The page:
Preparing Your Room For Audio Recordings

Posted on 31 March 2022

Good audio starts with ideal recording conditions. Let's explore some ways to optimise your room and drastically improve your audio takes!

Let's start with something very important: good audio is critical if you want to produce high quality screencasts.

It's actually more important than the quality of your camera.

While folks watching your screencasts can tolerate an average video quality, they will likely bail out very quickly if your audio is below a certain perceived threshold.

So here's my suggestion: before you think of getting all fancy with a DSLR camera and expensive lights, make sure you optimise your setup for good audio recordings.

What makes or break a good recording?

Good audio starts with ideal recording conditions. Just like a great meal starts with fresh ingredients.

You can always "save" a meal by adding some salt and other flavours - just like you can "fix" audio with a noise gate, clever EQ or audio repair plugins.

But there's no way around this: nothing will beat a clean raw recording, in optimal conditions.

The right choice of microphone will of course have a big impact on your results, but before we consider audio recording equipment, let's take a step back.

Let's talk about the things you may consider doing, regardless of what microphone you're going to use.

Let's prepare your room for optimal recordings.

Sound proofing or sound absorbing?

I want to clarify something that often creates confusion. The concepts of soundproofing and sound absorbing are two vastly different things.

Soundproofing a room refers to blocking the outside noise from coming in. Barking dogs, cars driving by. Birbs chirping.

Or, you know, the daily leafblower routine from your dear neighbour πŸ˜…

On the other hand, sound absorbing is all about improving the sound quality inside the room. As in, removing the dreaded room "reverb", by... absorbing it.

If you were hoping for an easy way to soundproof your space and block the outside noise, I have bad news for you: it's extremely expensive and complicated to do so properly.

If that's what you want, you'd be better off buying one of these office "phone booth" pods – and they're not cheap.

Office phone "pod" for one

Instead, what we're going to focus on in this post is how to deal with the internal sound of your room.

Let's tackle that nasty room reverberation.

While reverb is a sometimes desired effect for singers or acoustic instrument players, for spoken words and voiceovers you typically want the driest, cleanest possible vocals.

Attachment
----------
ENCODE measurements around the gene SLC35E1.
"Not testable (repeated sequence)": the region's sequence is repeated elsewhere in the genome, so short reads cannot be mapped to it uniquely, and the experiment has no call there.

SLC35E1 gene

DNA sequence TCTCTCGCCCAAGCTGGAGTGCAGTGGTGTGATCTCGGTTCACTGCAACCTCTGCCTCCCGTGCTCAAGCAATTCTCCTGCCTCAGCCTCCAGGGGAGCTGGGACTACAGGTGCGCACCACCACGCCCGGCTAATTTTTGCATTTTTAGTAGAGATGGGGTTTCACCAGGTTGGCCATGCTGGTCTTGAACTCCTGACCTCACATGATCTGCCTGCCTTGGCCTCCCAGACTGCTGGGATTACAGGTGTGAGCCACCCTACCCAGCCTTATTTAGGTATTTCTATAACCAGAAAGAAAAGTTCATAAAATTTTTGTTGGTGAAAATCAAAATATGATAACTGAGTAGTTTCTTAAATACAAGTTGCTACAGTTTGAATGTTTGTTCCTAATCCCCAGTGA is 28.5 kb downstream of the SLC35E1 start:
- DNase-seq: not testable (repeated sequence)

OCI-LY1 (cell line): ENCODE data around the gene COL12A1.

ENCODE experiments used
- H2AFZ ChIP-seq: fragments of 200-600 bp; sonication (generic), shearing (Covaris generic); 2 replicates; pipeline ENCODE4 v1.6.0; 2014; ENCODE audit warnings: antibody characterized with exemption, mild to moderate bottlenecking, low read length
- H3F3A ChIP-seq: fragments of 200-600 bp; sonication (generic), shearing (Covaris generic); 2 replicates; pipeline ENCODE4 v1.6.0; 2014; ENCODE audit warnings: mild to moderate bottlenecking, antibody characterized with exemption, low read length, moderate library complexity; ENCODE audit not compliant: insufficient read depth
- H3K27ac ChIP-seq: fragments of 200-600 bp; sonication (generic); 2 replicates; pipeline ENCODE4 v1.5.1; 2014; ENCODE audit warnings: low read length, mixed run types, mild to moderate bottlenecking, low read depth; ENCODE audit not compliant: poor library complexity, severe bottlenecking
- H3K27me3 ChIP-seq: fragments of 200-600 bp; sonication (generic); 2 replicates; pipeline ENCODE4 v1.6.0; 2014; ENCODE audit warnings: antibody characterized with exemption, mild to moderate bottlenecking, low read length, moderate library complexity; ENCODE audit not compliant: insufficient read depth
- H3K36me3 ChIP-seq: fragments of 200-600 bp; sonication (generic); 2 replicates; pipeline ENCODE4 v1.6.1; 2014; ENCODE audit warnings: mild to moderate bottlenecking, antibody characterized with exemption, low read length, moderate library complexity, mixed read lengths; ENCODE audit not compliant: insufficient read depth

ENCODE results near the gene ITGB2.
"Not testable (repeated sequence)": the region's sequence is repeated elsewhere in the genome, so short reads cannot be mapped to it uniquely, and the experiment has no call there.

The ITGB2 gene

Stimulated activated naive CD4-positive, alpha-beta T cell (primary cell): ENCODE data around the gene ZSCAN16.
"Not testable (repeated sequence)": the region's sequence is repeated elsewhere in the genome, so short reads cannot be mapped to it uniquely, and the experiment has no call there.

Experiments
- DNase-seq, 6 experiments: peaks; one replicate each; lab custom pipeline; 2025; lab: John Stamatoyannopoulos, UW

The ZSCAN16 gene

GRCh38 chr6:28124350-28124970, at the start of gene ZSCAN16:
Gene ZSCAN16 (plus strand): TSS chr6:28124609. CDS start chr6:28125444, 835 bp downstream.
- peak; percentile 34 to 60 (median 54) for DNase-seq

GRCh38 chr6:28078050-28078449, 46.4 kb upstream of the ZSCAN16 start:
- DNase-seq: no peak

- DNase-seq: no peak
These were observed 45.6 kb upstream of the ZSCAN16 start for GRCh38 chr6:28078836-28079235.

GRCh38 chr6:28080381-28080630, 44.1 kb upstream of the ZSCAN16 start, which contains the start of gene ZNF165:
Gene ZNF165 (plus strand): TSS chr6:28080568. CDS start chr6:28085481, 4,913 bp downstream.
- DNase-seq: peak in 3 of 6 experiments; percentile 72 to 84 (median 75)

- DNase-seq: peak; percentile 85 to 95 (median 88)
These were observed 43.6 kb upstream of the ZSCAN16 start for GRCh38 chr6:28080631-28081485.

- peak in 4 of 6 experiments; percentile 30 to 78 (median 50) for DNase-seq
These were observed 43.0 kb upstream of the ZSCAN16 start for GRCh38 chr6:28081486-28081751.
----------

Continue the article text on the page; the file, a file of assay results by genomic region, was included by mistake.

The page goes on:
With ideally zero reverb - but good luck with that!

What causes room reverb?

To be able to damper the reverb in your room, it's important to understand what causes it in the first place.

Sound is slow

One characteristic of sound is that it travels at a fairly slow speed. Approximately 330m/second.

That's slow enough for you to witness a noticeable delay when sound has to travel a bit.

I remember as a kid always counting the seconds between a lightning strike and the sound of thunder, and estimate how far away the lightning had hit.

Sound is bouncy

Another characteristic of sound is that it bounces off things and keeps travelling.

Another thing I loved doing as a kid growing up near mountains was to yell something very loud, and have the mountain yell it right back at me.

In the case of a distant mountain, we've got one single, clean bounce, returning us a delayed, one-off sound of our own voice: an echo.

You're yelling inside a small, bouncy box

Instead of yelling at a distant mountain, when recording a screencast, you'll be talking in a small box.

And if your voice can reach a distant mountain, trust that it can frantically pinball off the 6 faces of your small box. Many, many times.

Kinda like playing squash with a magic bouncy ball, if you can picture that in your head.

Instead of a single-trip, long distance travel (distant mountain) echo, we get a frenzy of super short-distance trips, again and again and again. Every single round-trip creates a very short extra travel time delay.

And that's reverb.

Reverb is in fact a very rapid echo, repeated over and over, until it eventually dies off.

Because yes, it eventually goes away.

And the whole trick to dampering reverb is to create an environment that makes it go away quicker.

Remove the things that breed reverb

To run wild inside your room, reverb needs two environmental conditions:

  1. Hard, flat surfaces: just like a magic bouncy ball, sound waves will bounce much better off a hard and flat surface than off something soft and thick.